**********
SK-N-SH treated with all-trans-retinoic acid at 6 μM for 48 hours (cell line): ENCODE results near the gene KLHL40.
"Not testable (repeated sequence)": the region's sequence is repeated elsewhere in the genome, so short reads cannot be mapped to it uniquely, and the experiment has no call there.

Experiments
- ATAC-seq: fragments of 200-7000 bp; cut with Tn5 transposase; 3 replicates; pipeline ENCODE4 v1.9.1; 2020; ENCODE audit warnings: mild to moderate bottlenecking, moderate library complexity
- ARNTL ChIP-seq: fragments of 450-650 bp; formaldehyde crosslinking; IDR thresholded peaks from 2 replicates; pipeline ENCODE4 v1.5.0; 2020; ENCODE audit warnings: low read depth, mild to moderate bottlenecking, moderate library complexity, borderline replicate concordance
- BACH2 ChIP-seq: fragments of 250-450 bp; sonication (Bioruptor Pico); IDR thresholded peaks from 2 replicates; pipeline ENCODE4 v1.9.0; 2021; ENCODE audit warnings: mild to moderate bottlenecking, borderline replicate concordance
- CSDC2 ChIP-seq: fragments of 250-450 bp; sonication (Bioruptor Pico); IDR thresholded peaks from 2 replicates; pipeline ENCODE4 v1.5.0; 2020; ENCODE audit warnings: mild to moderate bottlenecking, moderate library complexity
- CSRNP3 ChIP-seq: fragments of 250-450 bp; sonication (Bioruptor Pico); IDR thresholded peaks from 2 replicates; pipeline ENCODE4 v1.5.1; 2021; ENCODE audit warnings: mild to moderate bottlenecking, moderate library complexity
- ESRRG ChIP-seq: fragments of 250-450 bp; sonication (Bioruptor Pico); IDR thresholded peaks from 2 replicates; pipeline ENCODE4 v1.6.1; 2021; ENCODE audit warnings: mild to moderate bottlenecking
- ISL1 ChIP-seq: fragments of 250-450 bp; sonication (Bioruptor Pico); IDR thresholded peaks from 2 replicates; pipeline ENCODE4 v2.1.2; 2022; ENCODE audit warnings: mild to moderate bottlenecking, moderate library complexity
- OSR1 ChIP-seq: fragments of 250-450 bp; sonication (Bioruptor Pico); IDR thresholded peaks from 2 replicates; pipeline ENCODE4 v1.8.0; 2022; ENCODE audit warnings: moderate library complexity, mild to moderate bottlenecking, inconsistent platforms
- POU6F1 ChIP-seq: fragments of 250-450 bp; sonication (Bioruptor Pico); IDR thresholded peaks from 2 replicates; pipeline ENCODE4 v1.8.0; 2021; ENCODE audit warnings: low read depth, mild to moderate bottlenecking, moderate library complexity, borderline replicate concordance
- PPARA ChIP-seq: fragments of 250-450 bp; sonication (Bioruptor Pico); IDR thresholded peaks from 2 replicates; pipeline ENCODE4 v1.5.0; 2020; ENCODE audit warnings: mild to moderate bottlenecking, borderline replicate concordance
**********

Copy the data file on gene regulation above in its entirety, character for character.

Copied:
SK-N-SH treated with all-trans-retinoic acid at 6 μM for 48 hours (cell line): ENCODE results near the gene KLHL40.
"Not testable (repeated sequence)": the region's sequence is repeated elsewhere in the genome, so short reads cannot be mapped to it uniquely, and the experiment has no call there.

Experiments
- ATAC-seq: fragments of 200-7000 bp; cut with Tn5 transposase; 3 replicates; pipeline ENCODE4 v1.9.1; 2020; ENCODE audit warnings: mild to moderate bottlenecking, moderate library complexity
- ARNTL ChIP-seq: fragments of 450-650 bp; formaldehyde crosslinking; IDR thresholded peaks from 2 replicates; pipeline ENCODE4 v1.5.0; 2020; ENCODE audit warnings: low read depth, mild to moderate bottlenecking, moderate library complexity, borderline replicate concordance
- BACH2 ChIP-seq: fragments of 250-450 bp; sonication (Bioruptor Pico); IDR thresholded peaks from 2 replicates; pipeline ENCODE4 v1.9.0; 2021; ENCODE audit warnings: mild to moderate bottlenecking, borderline replicate concordance
- CSDC2 ChIP-seq: fragments of 250-450 bp; sonication (Bioruptor Pico); IDR thresholded peaks from 2 replicates; pipeline ENCODE4 v1.5.0; 2020; ENCODE audit warnings: mild to moderate bottlenecking, moderate library complexity
- CSRNP3 ChIP-seq: fragments of 250-450 bp; sonication (Bioruptor Pico); IDR thresholded peaks from 2 replicates; pipeline ENCODE4 v1.5.1; 2021; ENCODE audit warnings: mild to moderate bottlenecking, moderate library complexity
- ESRRG ChIP-seq: fragments of 250-450 bp; sonication (Bioruptor Pico); IDR thresholded peaks from 2 replicates; pipeline ENCODE4 v1.6.1; 2021; ENCODE audit warnings: mild to moderate bottlenecking
- ISL1 ChIP-seq: fragments of 250-450 bp; sonication (Bioruptor Pico); IDR thresholded peaks from 2 replicates; pipeline ENCODE4 v2.1.2; 2022; ENCODE audit warnings: mild to moderate bottlenecking, moderate library complexity
- OSR1 ChIP-seq: fragments of 250-450 bp; sonication (Bioruptor Pico); IDR thresholded peaks from 2 replicates; pipeline ENCODE4 v1.8.0; 2022; ENCODE audit warnings: moderate library complexity, mild to moderate bottlenecking, inconsistent platforms
- POU6F1 ChIP-seq: fragments of 250-450 bp; sonication (Bioruptor Pico); IDR thresholded peaks from 2 replicates; pipeline ENCODE4 v1.8.0; 2021; ENCODE audit warnings: low read depth, mild to moderate bottlenecking, moderate library complexity, borderline replicate concordance
- PPARA ChIP-seq: fragments of 250-450 bp; sonication (Bioruptor Pico); IDR thresholded peaks from 2 replicates; pipeline ENCODE4 v1.5.0; 2020; ENCODE audit warnings: mild to moderate bottlenecking, borderline replicate concordance